Payment terms and contract length are negotiated with the outsourcing vendor. ABC Company may prefer a contract length of six months, but will consider contracts as long as one year. Renewals can be handled in many ways including automatic six month extensions. Both ABC Company and the outsourcing vendor should be able to request a formal renewal meeting to update the SLA with riders and to negotiate new terms.

There are two types of terminations possible:

  1. Contract Termination- Indicates that either ABC Company or the outsourcing company elects to terminate the contract. A “Technology Transfer” and associated fee would probably be required in order to shift the maintenance and support to another group.
  2. Technology Termination- A termination in technology would occur when the support requirements are no longer required due to a shift in ABC Company technologies. This form of termination may or may not require a formal “Technology Transfer.”

Termination Options are described as follows:

  • ABC Company may reserve the right to cancel the contract for either termination option with 60 days notice to the outsourcing company. ABC Company understands that there may be financial penalties for “Contract Termination” if the SLA objectives were met by the outsourcing vendor. These penalties often reflect the fee for one month of support.
  • The outsourcing vendor may reserve the right to “Cancel Termination” with 180 days notice to ABC Company. A “Technology Transfer” fee would be charged to cover labor costs associated with transferring the knowledge and technology to another group.

 Review Process

There should be a formal review to evaluate the performance and customer service levels as well as staff reviews. A quarterly review is sometimes formalized in order to include discussions on SLA fulfillment, staffing and future projects that may affect the SLA.

Change Management

Service Level Management is accomplished by negotiating a change or additional to an existing Service Level Agreement. Out-of-scope or new projects need not be discouraged. A change process occurs during every review process and can also be instigated as needed. Several things could require a change or addendum to the existing SLA:

  • A change in the process workflow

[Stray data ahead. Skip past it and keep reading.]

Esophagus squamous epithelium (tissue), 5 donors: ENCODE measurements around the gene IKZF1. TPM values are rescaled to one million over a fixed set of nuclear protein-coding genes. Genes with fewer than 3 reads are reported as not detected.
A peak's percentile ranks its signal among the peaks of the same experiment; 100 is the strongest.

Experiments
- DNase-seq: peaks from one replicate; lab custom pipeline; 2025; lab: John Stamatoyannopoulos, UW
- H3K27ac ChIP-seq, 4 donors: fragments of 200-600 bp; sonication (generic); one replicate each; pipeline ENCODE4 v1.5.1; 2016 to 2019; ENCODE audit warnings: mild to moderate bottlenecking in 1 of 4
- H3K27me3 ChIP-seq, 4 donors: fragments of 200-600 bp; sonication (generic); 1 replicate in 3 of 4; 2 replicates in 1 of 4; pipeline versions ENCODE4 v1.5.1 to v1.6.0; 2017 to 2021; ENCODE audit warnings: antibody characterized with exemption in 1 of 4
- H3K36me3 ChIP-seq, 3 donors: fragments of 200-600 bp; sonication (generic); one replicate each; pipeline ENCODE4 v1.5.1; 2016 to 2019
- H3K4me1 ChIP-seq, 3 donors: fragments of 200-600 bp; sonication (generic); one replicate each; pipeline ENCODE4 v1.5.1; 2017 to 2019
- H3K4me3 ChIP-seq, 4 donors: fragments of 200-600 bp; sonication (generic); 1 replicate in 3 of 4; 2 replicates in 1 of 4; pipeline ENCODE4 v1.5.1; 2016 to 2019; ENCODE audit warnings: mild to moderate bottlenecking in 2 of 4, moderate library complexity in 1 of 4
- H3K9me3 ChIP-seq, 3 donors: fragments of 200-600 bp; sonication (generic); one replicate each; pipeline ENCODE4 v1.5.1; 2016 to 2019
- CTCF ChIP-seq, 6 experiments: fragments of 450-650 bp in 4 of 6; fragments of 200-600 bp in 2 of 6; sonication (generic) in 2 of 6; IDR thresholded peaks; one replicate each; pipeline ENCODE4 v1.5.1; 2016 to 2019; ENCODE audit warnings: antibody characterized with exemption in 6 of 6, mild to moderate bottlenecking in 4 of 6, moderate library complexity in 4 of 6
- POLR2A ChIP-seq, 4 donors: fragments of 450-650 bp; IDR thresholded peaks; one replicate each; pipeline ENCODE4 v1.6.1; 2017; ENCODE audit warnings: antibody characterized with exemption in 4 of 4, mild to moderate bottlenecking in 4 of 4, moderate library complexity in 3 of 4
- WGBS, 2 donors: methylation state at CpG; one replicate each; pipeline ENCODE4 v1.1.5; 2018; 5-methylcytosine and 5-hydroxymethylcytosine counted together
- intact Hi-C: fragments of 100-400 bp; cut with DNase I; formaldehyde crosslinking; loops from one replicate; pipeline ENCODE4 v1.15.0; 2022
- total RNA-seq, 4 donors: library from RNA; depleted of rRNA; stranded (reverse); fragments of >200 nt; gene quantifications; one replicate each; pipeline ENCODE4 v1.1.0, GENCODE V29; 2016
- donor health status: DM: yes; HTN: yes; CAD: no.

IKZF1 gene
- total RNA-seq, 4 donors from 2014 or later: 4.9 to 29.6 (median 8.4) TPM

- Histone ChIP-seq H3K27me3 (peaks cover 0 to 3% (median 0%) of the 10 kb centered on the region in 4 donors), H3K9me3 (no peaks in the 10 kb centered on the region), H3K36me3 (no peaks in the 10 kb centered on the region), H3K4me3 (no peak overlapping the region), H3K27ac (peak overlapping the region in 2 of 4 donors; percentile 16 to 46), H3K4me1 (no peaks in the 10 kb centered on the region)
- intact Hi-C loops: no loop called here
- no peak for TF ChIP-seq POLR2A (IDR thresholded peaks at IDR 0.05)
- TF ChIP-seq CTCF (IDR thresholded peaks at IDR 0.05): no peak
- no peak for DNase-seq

• Additional services
  • Missed performance or customer service thresholds
  • Additional third-party applications

Changes are not made directly to the SLA. Instead, contract riders are appended to the SLA until such time that the SLA is rewritten to incorporate the addendums. The SLA can only be written during a renewal cycle with both parties present.

Financial Incentive Plan

Most groups believe that the total cost of ownership (TCO) is more a function of cost of service and support of the system than a function of the cost of hardware and software. SLAs can drive down TCO by identifying damages for missed service levels.

In the case of ABC Company, a third party may be asked to provide evaluations to determine if service level objectives have been met. The costs associated with the third-party evaluations are the responsibility of the party requesting the evaluations.

Penalties and bonuses for SLA performance guidelines could be “paid” quarterly. Performance objectives are met based on a +10/-10 (percent?) allowance. Penalties are paid as a deduction of regular costs for the pay period immediacy following the review cycle. Bonuses are paid with four weeks of the review cycle and do not require a separate purchase order from ABC Company.

Performance Level Guidelines

Inter-site Message Transfers

Because the outsourcing vendor may have little control over the stability of the hub servers, ABC Company may not require guaranteed delivery times for mail originating from, or addressed to, any mailbox outside of the ABC Company’s site.